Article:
The potential of a mesenchymal stem cell (MSC) therapy to accelerate the repair of ischemically damaged human kidneys during 24 hours of warm perfusion was evaluated. The hypothesis was that by administering MSC directly to the renal tissue, there would be an improved opportunity for cellular repair mediated by intrarenal paracrine effects.
Studies were performed using the exsanguinous metabolic support (EMS) tissue-engineering platform. Five pairs of human kidney allografts from donation after circulatory death donors were studied. One human kidney was EMS perfused for 24 hours (control), whereas its paired kidney was EMS perfused with MSC (1 × 108). The kidneys were evaluated for DNA synthesis, cytokine/chemokine synthesis, cytoskeletal regeneration, and mitosis.
Treatment with MSC resulted in reduced inflammatory cytokines synthesized by the kidneys. Mesenchymal stem cell treatment led to a significant increase in the synthesis of adenosine triphosphate and growth factors resulting in normalization of metabolism and the cytoskeleton. Toluidine Blue staining of MSC-treated kidneys demonstrated a significant increase in the number of renal cells undergoing mitosis (26%) compared with EMS perfusion alone.
To our knowledge, our work is the first to have demonstrated actual renal regeneration while ischemically damaged human kidneys are perfused ex vivo for 24 hours. The observed regeneration entails: increased synthesis of adenosine triphosphate, a reduced inflammatory response, increased synthesis of growth factors, normalization of the cytoskeleton and mitosis. The ability to regenerate renal tissue ex vivo sufficiently to result in immediate function could revolutionize transplantation by solving the chronic organ shortage.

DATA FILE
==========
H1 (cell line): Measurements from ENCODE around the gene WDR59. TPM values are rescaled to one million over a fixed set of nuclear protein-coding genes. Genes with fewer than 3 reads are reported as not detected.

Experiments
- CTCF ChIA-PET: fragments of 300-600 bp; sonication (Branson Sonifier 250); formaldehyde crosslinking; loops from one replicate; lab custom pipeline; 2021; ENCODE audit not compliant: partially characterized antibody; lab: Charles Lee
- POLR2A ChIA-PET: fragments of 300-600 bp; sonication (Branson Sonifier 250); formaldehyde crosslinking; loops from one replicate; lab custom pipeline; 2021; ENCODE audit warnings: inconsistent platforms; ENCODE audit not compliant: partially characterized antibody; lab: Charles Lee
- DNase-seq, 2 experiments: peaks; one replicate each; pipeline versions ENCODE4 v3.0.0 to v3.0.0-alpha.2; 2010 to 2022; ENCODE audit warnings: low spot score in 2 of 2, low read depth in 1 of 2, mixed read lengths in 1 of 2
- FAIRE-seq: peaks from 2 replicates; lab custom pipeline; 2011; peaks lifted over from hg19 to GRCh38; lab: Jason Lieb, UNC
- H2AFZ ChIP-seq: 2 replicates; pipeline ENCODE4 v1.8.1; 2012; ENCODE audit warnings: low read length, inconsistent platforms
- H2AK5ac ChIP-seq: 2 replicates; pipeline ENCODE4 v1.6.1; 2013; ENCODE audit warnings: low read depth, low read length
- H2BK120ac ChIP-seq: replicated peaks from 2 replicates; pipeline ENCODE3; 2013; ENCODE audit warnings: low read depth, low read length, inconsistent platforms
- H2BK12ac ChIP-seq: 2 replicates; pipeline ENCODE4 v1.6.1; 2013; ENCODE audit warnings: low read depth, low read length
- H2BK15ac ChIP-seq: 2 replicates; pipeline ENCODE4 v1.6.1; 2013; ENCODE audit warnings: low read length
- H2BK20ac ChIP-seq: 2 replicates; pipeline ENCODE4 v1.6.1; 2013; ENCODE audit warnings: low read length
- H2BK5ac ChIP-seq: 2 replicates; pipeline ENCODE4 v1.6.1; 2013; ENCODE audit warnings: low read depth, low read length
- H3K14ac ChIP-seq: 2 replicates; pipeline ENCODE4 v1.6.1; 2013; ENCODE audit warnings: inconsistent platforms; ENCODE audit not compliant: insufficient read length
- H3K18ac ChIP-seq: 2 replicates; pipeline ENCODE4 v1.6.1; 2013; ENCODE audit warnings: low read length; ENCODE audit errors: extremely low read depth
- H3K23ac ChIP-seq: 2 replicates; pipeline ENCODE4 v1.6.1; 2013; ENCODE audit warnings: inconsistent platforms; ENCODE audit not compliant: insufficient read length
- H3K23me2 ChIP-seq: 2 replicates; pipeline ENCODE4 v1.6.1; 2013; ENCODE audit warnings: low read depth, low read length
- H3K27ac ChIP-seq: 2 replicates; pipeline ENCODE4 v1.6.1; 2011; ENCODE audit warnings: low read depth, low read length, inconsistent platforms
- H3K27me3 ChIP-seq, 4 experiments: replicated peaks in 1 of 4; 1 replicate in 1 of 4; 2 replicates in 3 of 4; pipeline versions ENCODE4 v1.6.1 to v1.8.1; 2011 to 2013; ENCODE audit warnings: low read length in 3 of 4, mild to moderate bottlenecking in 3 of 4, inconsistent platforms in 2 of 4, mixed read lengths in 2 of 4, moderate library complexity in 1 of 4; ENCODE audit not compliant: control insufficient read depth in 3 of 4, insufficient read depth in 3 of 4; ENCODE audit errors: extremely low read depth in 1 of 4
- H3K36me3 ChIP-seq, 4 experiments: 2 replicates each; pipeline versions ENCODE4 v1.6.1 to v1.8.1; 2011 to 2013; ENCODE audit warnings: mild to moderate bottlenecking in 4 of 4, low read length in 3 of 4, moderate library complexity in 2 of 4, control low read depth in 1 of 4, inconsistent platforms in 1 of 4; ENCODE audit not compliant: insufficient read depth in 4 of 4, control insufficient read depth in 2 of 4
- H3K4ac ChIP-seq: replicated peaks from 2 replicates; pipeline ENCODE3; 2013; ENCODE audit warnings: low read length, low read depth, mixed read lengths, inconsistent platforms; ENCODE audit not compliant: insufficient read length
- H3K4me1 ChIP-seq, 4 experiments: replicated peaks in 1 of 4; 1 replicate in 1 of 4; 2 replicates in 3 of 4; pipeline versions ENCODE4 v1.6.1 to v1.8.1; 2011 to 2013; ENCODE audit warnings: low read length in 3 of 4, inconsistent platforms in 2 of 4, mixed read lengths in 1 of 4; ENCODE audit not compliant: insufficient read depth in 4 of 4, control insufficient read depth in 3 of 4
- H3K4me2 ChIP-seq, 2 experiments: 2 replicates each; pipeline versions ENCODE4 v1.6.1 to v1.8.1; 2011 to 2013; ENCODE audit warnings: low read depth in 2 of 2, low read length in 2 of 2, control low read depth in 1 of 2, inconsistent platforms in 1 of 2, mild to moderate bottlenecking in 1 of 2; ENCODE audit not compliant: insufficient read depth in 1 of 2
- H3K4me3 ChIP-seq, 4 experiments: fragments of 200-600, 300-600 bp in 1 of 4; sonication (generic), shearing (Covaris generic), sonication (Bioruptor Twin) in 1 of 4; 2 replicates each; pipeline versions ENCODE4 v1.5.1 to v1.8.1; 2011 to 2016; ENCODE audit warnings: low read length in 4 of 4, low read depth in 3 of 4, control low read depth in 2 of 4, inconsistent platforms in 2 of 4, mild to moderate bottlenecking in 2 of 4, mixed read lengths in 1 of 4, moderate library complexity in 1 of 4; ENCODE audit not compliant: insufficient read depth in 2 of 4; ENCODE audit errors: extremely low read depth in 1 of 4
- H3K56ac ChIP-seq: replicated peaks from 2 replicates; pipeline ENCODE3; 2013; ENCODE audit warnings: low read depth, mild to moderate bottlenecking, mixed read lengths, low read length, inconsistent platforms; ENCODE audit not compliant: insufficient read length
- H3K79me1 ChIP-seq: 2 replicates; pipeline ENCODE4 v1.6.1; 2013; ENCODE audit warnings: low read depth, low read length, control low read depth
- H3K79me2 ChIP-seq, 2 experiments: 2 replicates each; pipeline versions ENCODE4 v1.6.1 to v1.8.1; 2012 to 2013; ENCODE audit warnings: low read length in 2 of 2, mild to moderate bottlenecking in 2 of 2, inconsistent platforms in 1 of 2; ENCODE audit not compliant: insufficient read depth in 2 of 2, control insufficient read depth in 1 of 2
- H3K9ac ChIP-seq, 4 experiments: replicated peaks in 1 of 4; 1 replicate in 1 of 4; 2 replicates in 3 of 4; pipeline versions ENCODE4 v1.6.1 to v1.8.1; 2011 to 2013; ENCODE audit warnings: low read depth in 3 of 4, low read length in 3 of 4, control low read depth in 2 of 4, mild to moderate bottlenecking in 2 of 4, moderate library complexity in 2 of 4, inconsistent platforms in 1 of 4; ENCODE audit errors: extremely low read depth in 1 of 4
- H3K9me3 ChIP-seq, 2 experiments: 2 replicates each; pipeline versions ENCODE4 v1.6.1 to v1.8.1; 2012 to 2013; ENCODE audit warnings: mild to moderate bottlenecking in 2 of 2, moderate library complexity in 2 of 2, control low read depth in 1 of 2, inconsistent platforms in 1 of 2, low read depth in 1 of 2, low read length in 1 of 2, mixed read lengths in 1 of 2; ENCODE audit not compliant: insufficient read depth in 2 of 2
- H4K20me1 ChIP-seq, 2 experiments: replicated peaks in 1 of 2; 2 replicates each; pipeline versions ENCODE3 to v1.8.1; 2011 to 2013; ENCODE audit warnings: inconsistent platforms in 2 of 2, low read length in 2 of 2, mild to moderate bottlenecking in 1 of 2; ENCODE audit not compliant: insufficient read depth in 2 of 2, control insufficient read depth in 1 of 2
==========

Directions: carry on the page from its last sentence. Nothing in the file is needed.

Perfusion of human kidneys from circulatory death donors with mesenchymal stem cells (MSCs) for 24 hours show increased synthesis of ATP, a reduced inflammatory response, increased synthesis of growth factors and normalization of the cytoskeleton and mitosis versus perfusion without MSCs.
1 Department of Research, BREONICS Inc., Watervliet NY.
2 Department of Surgery, Wake Forest Hospital, Winston-Salem, NC.
3 Department of Plastic Surgery, St. Antonius Hospital, Nieuwegein, Netherlands.
Received 24 May 2018. Revision received 6 September 2018.
Accepted 10 September 2018.
The authors declare no conflicts of interest.
This work was funded by the National Institute of Health R43 grant R43AI106362-01.
L.B. participated in research design, writing of the article, performance of the research, contributed new reagents or analytic tools, and participated in data analysis. N.H. participated in the research design, performance of the research, and data analysis. G.O. participated in the writing of the article. B.S. participated in research design, writing of the article, and data analysis.
Correspondence: Lauren Brasile, PhD, BREONICS INC, 44 Dalliba Ave, Watervliet, NY, 12189. (email@example.com).